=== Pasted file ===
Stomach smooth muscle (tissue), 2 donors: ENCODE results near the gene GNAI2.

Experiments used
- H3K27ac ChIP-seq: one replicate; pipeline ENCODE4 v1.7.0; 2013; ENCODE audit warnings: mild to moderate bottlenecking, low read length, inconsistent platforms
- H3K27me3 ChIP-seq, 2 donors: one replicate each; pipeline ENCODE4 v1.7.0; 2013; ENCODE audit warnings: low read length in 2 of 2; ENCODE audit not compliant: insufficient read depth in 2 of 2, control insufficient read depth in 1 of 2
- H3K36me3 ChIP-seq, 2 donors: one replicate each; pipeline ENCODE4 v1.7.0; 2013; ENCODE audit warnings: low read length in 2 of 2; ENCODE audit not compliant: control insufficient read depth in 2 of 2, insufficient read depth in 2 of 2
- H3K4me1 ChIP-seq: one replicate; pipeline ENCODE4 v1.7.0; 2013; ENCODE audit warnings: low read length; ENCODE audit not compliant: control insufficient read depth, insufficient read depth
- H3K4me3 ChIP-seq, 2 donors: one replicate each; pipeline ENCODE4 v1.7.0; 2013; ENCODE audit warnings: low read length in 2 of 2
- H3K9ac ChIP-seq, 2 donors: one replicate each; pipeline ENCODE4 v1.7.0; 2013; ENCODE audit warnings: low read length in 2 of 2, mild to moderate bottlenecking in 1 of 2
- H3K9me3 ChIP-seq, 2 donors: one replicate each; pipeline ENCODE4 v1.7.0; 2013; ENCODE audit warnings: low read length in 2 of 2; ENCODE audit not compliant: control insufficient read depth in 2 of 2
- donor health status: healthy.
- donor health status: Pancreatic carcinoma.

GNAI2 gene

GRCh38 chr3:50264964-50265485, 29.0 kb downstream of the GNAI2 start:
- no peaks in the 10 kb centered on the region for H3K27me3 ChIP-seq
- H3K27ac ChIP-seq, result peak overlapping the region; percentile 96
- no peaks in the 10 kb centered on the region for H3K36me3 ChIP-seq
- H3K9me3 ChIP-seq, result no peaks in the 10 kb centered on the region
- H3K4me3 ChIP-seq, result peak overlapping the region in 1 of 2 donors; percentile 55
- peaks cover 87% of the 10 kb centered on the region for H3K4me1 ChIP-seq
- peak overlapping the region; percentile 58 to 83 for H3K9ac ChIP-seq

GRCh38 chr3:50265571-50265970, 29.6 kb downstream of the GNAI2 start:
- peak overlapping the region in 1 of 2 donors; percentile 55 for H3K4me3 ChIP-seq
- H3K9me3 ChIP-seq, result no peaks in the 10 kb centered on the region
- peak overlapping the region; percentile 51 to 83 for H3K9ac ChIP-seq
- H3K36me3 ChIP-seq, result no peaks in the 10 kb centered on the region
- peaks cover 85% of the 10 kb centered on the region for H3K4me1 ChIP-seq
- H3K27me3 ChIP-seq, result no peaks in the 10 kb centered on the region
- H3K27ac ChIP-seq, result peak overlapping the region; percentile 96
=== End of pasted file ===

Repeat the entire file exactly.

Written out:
Stomach smooth muscle (tissue), 2 donors: ENCODE results near the gene GNAI2.

Experiments used
- H3K27ac ChIP-seq: one replicate; pipeline ENCODE4 v1.7.0; 2013; ENCODE audit warnings: mild to moderate bottlenecking, low read length, inconsistent platforms
- H3K27me3 ChIP-seq, 2 donors: one replicate each; pipeline ENCODE4 v1.7.0; 2013; ENCODE audit warnings: low read length in 2 of 2; ENCODE audit not compliant: insufficient read depth in 2 of 2, control insufficient read depth in 1 of 2
- H3K36me3 ChIP-seq, 2 donors: one replicate each; pipeline ENCODE4 v1.7.0; 2013; ENCODE audit warnings: low read length in 2 of 2; ENCODE audit not compliant: control insufficient read depth in 2 of 2, insufficient read depth in 2 of 2
- H3K4me1 ChIP-seq: one replicate; pipeline ENCODE4 v1.7.0; 2013; ENCODE audit warnings: low read length; ENCODE audit not compliant: control insufficient read depth, insufficient read depth
- H3K4me3 ChIP-seq, 2 donors: one replicate each; pipeline ENCODE4 v1.7.0; 2013; ENCODE audit warnings: low read length in 2 of 2
- H3K9ac ChIP-seq, 2 donors: one replicate each; pipeline ENCODE4 v1.7.0; 2013; ENCODE audit warnings: low read length in 2 of 2, mild to moderate bottlenecking in 1 of 2
- H3K9me3 ChIP-seq, 2 donors: one replicate each; pipeline ENCODE4 v1.7.0; 2013; ENCODE audit warnings: low read length in 2 of 2; ENCODE audit not compliant: control insufficient read depth in 2 of 2
- donor health status: healthy.
- donor health status: Pancreatic carcinoma.

GNAI2 gene

GRCh38 chr3:50264964-50265485, 29.0 kb downstream of the GNAI2 start:
- no peaks in the 10 kb centered on the region for H3K27me3 ChIP-seq
- H3K27ac ChIP-seq, result peak overlapping the region; percentile 96
- no peaks in the 10 kb centered on the region for H3K36me3 ChIP-seq
- H3K9me3 ChIP-seq, result no peaks in the 10 kb centered on the region
- H3K4me3 ChIP-seq, result peak overlapping the region in 1 of 2 donors; percentile 55
- peaks cover 87% of the 10 kb centered on the region for H3K4me1 ChIP-seq
- peak overlapping the region; percentile 58 to 83 for H3K9ac ChIP-seq

GRCh38 chr3:50265571-50265970, 29.6 kb downstream of the GNAI2 start:
- peak overlapping the region in 1 of 2 donors; percentile 55 for H3K4me3 ChIP-seq
- H3K9me3 ChIP-seq, result no peaks in the 10 kb centered on the region
- peak overlapping the region; percentile 51 to 83 for H3K9ac ChIP-seq
- H3K36me3 ChIP-seq, result no peaks in the 10 kb centered on the region
- peaks cover 85% of the 10 kb centered on the region for H3K4me1 ChIP-seq
- H3K27me3 ChIP-seq, result no peaks in the 10 kb centered on the region
- H3K27ac ChIP-seq, result peak overlapping the region; percentile 96